Edge raggedness is a psychophysical term which refers to the fidelity of a high-contrast edge, which has been degraded by some process, compared to an ideal edge. It has been suggested that the processing of high-contrast edges shares the same spatial-frequency processing mechanisms with that of sinewave gratings. This study uses first-order psychophysical principles, determined using sinewave grating stimuli, in a model to process edges in order to derive a quantitative metric proportional to perceived edge raggedness. The derived metric is the rms power of the processed edge power spectrum. First, the need for a two-dimensional analysis is established, then a model is developed which predicts the results of a psychophysical raggedness experiment. Finally, several distorted edge types are processed in order to determine edge raggedness. The two-dimensional single channel approach is successful in predicting the relative raggedness, as a function of specific distortion parameters, for various distorted edge types. Further psychophysical testing is needed to establish the exact relationship between perceived raggedness and the rms power metric.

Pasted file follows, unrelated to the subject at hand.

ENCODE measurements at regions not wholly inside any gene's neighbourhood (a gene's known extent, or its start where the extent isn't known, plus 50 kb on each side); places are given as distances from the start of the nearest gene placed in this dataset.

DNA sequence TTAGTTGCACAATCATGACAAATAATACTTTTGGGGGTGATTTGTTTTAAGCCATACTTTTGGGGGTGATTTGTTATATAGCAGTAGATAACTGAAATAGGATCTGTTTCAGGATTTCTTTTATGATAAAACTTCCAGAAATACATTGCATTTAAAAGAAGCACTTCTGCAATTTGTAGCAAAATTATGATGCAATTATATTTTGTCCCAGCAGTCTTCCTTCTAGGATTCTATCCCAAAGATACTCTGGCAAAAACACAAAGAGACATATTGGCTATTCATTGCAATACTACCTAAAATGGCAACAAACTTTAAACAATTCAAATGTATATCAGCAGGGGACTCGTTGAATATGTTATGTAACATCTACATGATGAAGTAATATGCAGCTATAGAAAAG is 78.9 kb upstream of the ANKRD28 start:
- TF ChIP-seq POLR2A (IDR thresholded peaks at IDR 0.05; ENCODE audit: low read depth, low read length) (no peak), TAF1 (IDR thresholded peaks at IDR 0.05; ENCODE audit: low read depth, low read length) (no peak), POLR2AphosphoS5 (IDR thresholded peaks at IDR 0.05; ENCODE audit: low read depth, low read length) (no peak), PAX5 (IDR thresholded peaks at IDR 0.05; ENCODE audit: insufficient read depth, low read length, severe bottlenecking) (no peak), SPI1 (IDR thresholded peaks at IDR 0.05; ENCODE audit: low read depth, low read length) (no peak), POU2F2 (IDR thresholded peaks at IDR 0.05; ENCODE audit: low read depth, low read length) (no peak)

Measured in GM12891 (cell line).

Library of Congress Subject Headings

Visual perception--Mathematical models; Physiological optics

Publication Date


Document Type


Department, Program, or Center

Chester F. Carlson Center for Imaging Science (COS)


Hamerly, James

Advisor/Committee Member

Williams, David


Note: imported from RIT’s Digital Media Library running on DSpace to RIT Scholar Works. Physical copy available through RIT's The Wallace Library at: QP491.M36 1987


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